The movie District 9 recently came out in mid-August. It's a science-fiction movie directed by Neill Blomkamp and produced by Peter Jackson. Why is this relevant? Well, before the Halo film was put on indefinite hold, Peter Jackson was to be the executive producer and Neill Blomkamp was to be director. Once Fox and Universal pulled out, the two began work on District 9. So, with no Halo movie to see, I consider District 9 a look at what the Halo film would have been. (Minor spoiler warning for District 9.)
First of all, it should be noted that while no actual movie was made, there were live-action shorts used to promote Halo 3. These may be a closer look at a Halo movie than District 9, but District 9 was a full-feature film. Both share some common elements in the direction style, which add credence to the possibility that the Halo film would have been made similarly.
What elements? A strong emphasis is put on realism, without the smooth and stylish appearance of most American science-fiction, and many of the shots are obtained through security cameras and other recordings. District 9 was edited to look like a documentary, and it began and ended with interviews. While Halo wouldn't have been made in quite the same way, simply because of it not being Neill Blomkamp's creation, I can imagine it featuring some edited-in content like UNSC propaganda. The Believe shorts were presented as a series of interviews long after the Great War with veterans of the battles describing what it was like. The timeline makes it so that the exact Believe shorts are unlikely to have been included, but possibly something in a similar style would have been used.
Casting: Since the Halo film was announced, fans have spent time arguing over which actors should play which characters. I believe at one point it was rumored that Denzel Washington would play the Master Chief because he met the film's director for lunch or something like that. Well, I don't know about Denzel, but District 9's cast is made entirely up of unknowns. The cast was limited to only a few main characters, but with a large quantity of minor characters to provide ambiance. The District 9 actors appear to be mostly native African, meeting the setting of the movie to a degree not usually seen in Hollywood. I'm not sure would this would mean for the UNSC, but it might mean we would have seen more of the blended culture elements than are normally seen in Halo.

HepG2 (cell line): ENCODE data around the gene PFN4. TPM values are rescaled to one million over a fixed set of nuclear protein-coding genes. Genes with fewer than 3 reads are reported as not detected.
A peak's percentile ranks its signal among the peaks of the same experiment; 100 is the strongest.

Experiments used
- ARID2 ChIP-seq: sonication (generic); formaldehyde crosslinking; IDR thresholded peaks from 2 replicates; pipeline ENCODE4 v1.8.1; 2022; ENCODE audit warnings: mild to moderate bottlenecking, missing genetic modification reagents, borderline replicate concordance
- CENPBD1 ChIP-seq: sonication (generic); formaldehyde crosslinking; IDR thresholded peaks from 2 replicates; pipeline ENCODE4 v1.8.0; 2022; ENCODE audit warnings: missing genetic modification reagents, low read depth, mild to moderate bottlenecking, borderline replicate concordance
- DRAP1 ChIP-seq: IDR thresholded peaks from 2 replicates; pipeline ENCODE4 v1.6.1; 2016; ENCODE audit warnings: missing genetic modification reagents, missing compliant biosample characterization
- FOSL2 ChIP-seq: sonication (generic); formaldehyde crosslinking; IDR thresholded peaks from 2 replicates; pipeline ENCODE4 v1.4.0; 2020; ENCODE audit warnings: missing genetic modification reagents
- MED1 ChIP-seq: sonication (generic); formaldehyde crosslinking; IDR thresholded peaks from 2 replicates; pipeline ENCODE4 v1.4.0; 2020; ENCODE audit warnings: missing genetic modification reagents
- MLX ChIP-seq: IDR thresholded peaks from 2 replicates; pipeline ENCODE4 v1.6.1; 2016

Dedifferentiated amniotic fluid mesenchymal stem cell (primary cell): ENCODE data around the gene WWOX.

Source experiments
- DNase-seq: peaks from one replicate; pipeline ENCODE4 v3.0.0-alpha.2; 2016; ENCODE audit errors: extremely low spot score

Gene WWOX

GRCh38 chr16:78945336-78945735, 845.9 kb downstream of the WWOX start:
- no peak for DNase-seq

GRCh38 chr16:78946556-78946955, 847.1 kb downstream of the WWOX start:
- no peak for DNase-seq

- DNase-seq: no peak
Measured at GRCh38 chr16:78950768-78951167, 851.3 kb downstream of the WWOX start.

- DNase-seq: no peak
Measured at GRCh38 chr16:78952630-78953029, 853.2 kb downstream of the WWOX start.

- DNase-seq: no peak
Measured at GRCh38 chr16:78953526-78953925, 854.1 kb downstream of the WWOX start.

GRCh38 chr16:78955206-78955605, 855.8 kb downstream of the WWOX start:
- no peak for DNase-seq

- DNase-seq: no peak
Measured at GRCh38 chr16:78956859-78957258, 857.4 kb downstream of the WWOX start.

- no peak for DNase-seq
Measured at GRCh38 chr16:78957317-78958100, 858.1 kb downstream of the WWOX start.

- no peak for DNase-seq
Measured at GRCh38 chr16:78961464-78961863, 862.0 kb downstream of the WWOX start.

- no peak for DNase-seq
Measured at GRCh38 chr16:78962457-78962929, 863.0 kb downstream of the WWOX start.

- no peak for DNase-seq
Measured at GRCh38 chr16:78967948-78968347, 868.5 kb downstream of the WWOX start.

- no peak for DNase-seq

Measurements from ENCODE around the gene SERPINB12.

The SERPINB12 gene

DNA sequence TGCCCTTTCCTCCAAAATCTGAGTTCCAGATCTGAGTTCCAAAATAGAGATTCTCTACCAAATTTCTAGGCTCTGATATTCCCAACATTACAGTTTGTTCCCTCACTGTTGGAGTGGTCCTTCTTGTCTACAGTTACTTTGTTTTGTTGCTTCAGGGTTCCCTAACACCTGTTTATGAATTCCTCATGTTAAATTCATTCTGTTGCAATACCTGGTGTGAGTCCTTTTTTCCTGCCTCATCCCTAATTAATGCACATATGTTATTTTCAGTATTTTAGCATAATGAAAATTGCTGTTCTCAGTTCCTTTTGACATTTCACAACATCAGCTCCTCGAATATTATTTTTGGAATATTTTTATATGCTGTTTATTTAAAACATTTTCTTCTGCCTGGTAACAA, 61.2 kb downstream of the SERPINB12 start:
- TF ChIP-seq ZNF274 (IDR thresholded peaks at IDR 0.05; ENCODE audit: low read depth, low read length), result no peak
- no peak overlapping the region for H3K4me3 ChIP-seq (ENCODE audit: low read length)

Content: District 9 has a firm R rating. For those outside the U.S., that means no one under 18 can purchase a ticket without a parent or guardian to show ID. The film earns it through its depiction of violence and oppression. The word "fuck" is thrown around a lot, especially after the film's plot causes the main guy's life to go to hell. The guy is initially very racist and sadistic, which is disturbing even if he doesn't really swear or anything, simply because of his casual attitude to horrible things - I would compare him to a Nazi with a desk job. The plot of Halo is quite different, but this is the kind of stuff the director felt necessary to include in District 9, which can perhaps give hints as to what kind of content would have been in Halo.
The aliens of District 9, not really given a name besides the ethnic slur "prawn", are very different from the Covenant. While the Covenant are a fanatical empire bent on human destruction, the District 9 aliens are a group of refugees who just barely made it to Earth on their liferaft of a spaceship, and they are held in an internment camp underneath the parked ship. This storytelling technique of using aliens to commentate on human racism may indicate that the Covenant would have been placed in a morally ambiguous light instead of just evil. Characters like the Arbiter and 'Vadumee may have been introduced to make the other side appear more sympathetic. The physical appearance of the aliens does resemble the Sangheili to some degree. Perhaps by looking at the District 9 aliens, we catch a glimpse of how the Elites would have looked?
The alien weapons of District 9 are not really like Covenant weapons. They neither look or behave the same way. The small ship used to fly up to the main ship resembles the Pelican in some respects, but not really beyond its VTOL engines. The one real technological connection, in my opinion, is the mecha.
Halo Wars features a mecha unit, the Cyclops, used for building destruction and repair. In the standard American style, the Cyclops mecha is bulky and squat while basically resembling a man. In District 9, the mecha is the creation of the alien race and is thus made to look basically like one of them instead of a human. The District 9 mecha is a lot more agile than the Cyclops, and is used to run around shooting things. They resemble each other in the basic aesthetic style, though. I have to wonder, if Neill Blomkamp likes mechas enough to stick one into District 9, could he have put one into Halo? Had the Halo movie been made, it is possible that it would have defined the Cyclops before Halo Wars.
In conclusion, the District 9 collaboration between Neill Blomkamp and Peter Jackson offers us a look at what the Halo movie might have looked like had it been made. This is largely guesswork, pieced together from common elements. I feel like a paleontologist speculating on dinosaur behavior based on the behavior of their modern-day evolutionary cousins. Well, like the chicken to the T-Rex, District 9 is our closest link to the lost movie.